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    Abstract Background Glomerular diseases are potentially fatal, requiring aggressive interventions and close monitoring. Urine is a readily-accessible body fluid enriched in molecular signatures from the kidney and therefore particularly suited for routine clinical analysis as well as development of non-invasive biomarkers for glomerular diseases. Methods The Nephrotic Syndrome Study Network (NEPTUNE; ClinicalTrials.gov Identifier NCT01209000) is a North American multicenter collaborative consortium established to develop a translational research infrastructure for nephrotic syndrome. This includes standardized urine collections across all participating centers for the purpose of discovering non-invasive biomarkers for patients with nephrotic syndrome due to minimal change disease, focal segmental glomerulosclerosis, and membranous nephropathy. Here we describe the organization and methods of urine procurement and banking procedures in NEPTUNE. Results We discuss the rationale for urine collection and storage conditions, and demonstrate the performance of three experimental analytes (neutrophil gelatinase-associated lipocalin [NGAL], retinol binding globulin, and alpha-1 microglobulin) under these conditions with and without urine preservatives (thymol, toluene, and boric acid). We also demonstrate the quality of RNA and protein collected from the urine cellular pellet and exosomes. Conclusions The urine collection protocol in NEPTUNE allows robust detection of a wide range of proteins and RNAs from urine supernatant and pellets collected longitudinally from each patient over 5 years. Combined with the detailed clinical and histopathologic data, this provides a unique resource for exploration and validation of new or accepted markers of glomerular diseases. Trial registration ClinicalTrials.gov Identifier NCT01209000http://deepblue.lib.umich.edu/bitstream/2027.42/116023/1/12882_2015_Article_185.pd

    Optimizing a qPCR Gene Expression Quantification Assay for S. epidermidis Biofilms: A Comparison between Commercial Kits and a Customized Protocol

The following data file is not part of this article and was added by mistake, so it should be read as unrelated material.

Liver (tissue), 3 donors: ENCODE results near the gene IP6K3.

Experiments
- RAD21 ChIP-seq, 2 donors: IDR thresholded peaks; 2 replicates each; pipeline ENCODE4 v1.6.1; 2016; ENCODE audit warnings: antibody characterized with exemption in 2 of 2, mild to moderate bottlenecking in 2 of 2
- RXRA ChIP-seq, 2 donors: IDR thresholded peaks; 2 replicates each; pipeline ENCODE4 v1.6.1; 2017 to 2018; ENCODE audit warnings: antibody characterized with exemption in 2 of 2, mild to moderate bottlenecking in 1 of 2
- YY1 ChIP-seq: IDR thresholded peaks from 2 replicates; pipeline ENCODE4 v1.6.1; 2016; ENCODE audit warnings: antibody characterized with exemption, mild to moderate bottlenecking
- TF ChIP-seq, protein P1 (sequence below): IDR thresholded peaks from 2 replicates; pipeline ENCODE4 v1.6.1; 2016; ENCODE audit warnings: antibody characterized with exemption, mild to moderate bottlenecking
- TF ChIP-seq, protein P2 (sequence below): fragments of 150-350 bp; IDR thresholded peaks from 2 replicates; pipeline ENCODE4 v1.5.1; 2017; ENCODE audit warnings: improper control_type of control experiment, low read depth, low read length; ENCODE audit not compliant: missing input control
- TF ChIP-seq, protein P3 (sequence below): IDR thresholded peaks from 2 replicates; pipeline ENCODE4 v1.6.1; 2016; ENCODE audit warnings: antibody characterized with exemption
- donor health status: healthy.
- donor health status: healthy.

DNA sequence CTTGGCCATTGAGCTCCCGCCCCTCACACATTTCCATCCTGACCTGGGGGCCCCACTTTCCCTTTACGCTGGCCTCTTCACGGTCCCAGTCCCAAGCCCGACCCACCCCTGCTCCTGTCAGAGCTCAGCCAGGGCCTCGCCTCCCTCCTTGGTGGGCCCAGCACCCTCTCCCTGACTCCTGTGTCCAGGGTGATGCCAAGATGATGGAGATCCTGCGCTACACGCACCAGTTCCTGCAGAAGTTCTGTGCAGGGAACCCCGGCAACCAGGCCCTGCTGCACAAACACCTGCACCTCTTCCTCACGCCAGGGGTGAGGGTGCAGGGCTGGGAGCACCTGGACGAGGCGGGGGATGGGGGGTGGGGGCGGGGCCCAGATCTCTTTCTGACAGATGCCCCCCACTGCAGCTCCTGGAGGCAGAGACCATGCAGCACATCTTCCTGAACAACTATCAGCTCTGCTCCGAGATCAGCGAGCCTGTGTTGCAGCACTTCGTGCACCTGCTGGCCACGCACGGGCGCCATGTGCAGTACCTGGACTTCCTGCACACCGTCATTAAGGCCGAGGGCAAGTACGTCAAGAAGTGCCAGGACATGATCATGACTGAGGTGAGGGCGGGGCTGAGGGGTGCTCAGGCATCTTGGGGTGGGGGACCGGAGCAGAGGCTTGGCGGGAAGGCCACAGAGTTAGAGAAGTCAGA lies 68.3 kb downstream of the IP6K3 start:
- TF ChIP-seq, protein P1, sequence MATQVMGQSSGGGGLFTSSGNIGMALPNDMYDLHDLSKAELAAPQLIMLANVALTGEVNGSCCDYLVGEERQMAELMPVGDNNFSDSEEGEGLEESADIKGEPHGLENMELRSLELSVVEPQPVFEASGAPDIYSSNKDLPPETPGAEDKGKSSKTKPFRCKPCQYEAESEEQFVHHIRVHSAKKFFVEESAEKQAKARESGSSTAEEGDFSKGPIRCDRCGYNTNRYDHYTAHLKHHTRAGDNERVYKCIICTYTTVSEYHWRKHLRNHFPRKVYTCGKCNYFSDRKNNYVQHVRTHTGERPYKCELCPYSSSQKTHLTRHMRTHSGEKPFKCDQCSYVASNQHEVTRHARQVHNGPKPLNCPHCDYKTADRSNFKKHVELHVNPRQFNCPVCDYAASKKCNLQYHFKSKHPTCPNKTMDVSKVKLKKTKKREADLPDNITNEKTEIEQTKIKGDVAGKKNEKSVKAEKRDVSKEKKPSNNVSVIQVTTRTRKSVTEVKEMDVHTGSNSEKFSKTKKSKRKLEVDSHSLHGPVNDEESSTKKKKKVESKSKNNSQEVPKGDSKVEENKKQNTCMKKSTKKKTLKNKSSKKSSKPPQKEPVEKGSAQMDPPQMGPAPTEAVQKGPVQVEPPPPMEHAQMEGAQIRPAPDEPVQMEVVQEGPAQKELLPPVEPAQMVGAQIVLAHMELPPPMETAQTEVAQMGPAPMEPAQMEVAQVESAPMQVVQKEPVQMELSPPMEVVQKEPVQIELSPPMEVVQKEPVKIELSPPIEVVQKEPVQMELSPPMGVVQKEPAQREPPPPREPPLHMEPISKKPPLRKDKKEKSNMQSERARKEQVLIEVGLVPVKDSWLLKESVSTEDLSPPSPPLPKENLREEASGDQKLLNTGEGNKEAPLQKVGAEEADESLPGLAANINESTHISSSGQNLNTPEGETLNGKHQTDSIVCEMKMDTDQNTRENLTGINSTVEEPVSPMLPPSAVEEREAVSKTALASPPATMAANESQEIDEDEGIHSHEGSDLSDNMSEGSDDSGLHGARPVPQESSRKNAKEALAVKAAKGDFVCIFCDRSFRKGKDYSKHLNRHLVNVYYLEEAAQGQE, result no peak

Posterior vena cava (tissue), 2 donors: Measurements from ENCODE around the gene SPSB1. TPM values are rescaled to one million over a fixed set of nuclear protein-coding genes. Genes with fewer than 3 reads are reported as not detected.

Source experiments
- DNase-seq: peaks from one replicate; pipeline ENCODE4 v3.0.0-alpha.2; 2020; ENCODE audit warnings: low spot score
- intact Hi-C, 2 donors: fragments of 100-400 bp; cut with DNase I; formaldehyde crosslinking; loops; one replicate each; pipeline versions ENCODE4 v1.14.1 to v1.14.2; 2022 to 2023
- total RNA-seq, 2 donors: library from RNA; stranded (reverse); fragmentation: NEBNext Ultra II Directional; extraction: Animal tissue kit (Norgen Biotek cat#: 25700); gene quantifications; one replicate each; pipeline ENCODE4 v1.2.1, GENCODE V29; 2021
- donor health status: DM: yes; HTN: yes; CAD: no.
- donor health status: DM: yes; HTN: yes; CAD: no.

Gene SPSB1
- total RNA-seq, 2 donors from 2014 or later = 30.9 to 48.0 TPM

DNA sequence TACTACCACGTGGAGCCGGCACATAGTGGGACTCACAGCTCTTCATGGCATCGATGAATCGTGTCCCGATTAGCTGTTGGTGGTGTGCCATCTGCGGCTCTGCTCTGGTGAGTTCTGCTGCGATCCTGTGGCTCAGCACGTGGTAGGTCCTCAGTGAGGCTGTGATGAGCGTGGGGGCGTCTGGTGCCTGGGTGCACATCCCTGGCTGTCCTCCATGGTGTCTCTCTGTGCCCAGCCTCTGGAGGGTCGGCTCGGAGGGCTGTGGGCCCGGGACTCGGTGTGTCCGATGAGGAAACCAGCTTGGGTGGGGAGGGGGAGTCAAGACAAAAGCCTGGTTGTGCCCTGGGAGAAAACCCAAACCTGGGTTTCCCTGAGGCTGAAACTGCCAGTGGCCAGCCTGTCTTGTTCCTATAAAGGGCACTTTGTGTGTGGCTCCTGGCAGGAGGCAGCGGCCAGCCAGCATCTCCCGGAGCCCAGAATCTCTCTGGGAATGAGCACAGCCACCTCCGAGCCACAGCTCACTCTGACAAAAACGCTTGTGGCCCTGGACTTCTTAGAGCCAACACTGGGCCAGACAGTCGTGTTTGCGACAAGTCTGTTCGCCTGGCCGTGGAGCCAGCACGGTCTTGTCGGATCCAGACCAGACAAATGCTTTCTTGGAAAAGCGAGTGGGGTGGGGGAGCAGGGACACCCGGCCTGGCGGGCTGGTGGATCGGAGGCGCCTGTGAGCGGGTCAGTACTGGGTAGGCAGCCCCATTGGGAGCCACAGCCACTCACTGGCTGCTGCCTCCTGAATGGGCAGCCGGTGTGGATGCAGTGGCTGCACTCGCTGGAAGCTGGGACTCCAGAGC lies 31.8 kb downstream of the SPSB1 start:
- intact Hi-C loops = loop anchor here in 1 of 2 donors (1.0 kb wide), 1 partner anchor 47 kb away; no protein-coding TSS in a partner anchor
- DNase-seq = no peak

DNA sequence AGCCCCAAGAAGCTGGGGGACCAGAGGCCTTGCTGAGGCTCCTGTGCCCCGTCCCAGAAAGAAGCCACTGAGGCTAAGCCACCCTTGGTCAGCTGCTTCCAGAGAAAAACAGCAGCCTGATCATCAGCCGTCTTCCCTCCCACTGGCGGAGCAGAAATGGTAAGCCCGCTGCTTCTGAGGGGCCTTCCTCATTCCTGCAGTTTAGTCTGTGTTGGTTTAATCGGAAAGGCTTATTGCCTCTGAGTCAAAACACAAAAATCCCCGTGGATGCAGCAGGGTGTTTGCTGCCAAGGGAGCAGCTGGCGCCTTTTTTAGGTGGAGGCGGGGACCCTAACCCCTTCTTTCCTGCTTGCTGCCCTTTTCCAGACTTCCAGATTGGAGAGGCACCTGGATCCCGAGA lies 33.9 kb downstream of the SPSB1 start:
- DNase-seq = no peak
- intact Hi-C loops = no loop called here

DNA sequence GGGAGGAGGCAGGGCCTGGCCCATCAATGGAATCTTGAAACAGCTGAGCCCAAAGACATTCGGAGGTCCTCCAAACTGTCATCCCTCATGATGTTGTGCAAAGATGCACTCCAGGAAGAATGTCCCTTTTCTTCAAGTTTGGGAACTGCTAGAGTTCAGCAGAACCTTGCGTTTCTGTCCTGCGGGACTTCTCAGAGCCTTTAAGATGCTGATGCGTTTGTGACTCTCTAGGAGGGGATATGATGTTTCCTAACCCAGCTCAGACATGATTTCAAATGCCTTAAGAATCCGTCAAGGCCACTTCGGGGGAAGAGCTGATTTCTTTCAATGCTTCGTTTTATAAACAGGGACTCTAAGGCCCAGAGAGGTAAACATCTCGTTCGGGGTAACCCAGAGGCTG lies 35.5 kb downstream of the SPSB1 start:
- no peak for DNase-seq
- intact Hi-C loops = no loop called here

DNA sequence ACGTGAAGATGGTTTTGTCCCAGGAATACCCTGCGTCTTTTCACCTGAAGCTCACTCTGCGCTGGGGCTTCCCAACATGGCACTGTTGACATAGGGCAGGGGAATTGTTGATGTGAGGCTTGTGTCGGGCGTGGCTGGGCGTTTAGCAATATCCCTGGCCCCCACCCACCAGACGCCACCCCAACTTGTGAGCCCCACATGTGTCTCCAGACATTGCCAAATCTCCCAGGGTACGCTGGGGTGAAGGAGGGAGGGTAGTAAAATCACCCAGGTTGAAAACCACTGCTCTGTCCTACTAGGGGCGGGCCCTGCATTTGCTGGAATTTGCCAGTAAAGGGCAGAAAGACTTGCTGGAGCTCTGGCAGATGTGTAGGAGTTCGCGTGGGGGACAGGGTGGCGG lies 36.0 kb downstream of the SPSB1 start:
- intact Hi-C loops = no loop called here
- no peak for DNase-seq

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    Staphylococcus epidermidis biofilm-related infections are a current concern within the medical community due to their high incidence and prevalence, particularly in patients with indwelling medical devices. Biofilm gene expression analysis by quantitative real-time PCR (qPCR) has been increasingly used to understand the role of biofilm formation in the pathogenesis of S. epidermidis infections. However, depending on the RNA extraction procedure, and cDNA synthesis and qPCR master mixes used, gene expression quantification can be suboptimal. We recently showed that some RNA extraction kits are not suitable for S. epidermidis biofilms, due to sample composition, in particular the presence of the extracellular matrix. In this work, we describe a custom RNA extraction assay followed by the evaluation of gene expression using different commercial reverse transcriptase kits and qPCR master mixes. Our custom RNA extraction assay was able to produce good quality RNA with reproducible gene expression quantification, reducing the time and the costs associated. We also tested the effect of reducing cDNA and qPCR reaction volumes and, in most of the cases tested, no significant differences were found. Finally, we titered the SYBR Green I concentrations in standard PCR master mixes and compared the normalized expression of the genes icaA, bhp, aap, psmβ1 and agrB using 4 distinct biofilm forming S. epidermidis strains to the results obtained with commercially available kits. The overall results demonstrated that despite some statistically, but not biologically significant differences observed, the customized qPCR protocol resulted in the same gene expression trend presented by the commercially available kits used

    Induction of p38- and gC1qR-dependent IL-8 expression in pulmonary fibroblasts by soluble hepatitis C core protein

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    BACKGROUND: Recent studies suggest that HCV infection is associated with progressive declines in pulmonary function in patients with underlying pulmonary diseases such as asthma and chronic obstructive pulmonary disease. Few molecular studies have addressed the inflammatory aspects of HCV-associated pulmonary disease. Because IL-8 plays a fundamental role in reactive airway diseases, we examined IL-8 signaling in normal human lung fibroblasts (NHLF) in response to the HCV nucleocapsid core protein, a viral antigen shown to modulate intracellular signaling pathways involved in cell proliferation, apoptosis and inflammation. METHODS: NHLF were treated with HCV core protein and assayed for IL-8 expression, phosphorylation of the p38 MAPK pathway, and for the effect of p38 inhibition. RESULTS: Our studies demonstrate that soluble HCV core protein induces significant increases in both IL-8 mRNA and protein expression in a dose- and time-dependent manner. Treatment with HCV core led to phosphorylation of p38 MAPK, and expression of IL-8 was dependent upon p38 activation. Using TNFα as a co-stimulant, we observed additive increases in IL-8 expression. HCV core-mediated expression of IL-8 was inhibited by blocking gC1qR, a known receptor for soluble HCV core linked to MAPK signaling. CONCLUSION: These studies suggest that HCV core protein can lead to enhanced p38- and gC1qR-dependent IL-8 expression. Such a pro-inflammatory role may contribute to the progressive deterioration in pulmonary function recently recognized in individuals chronically infected with HCV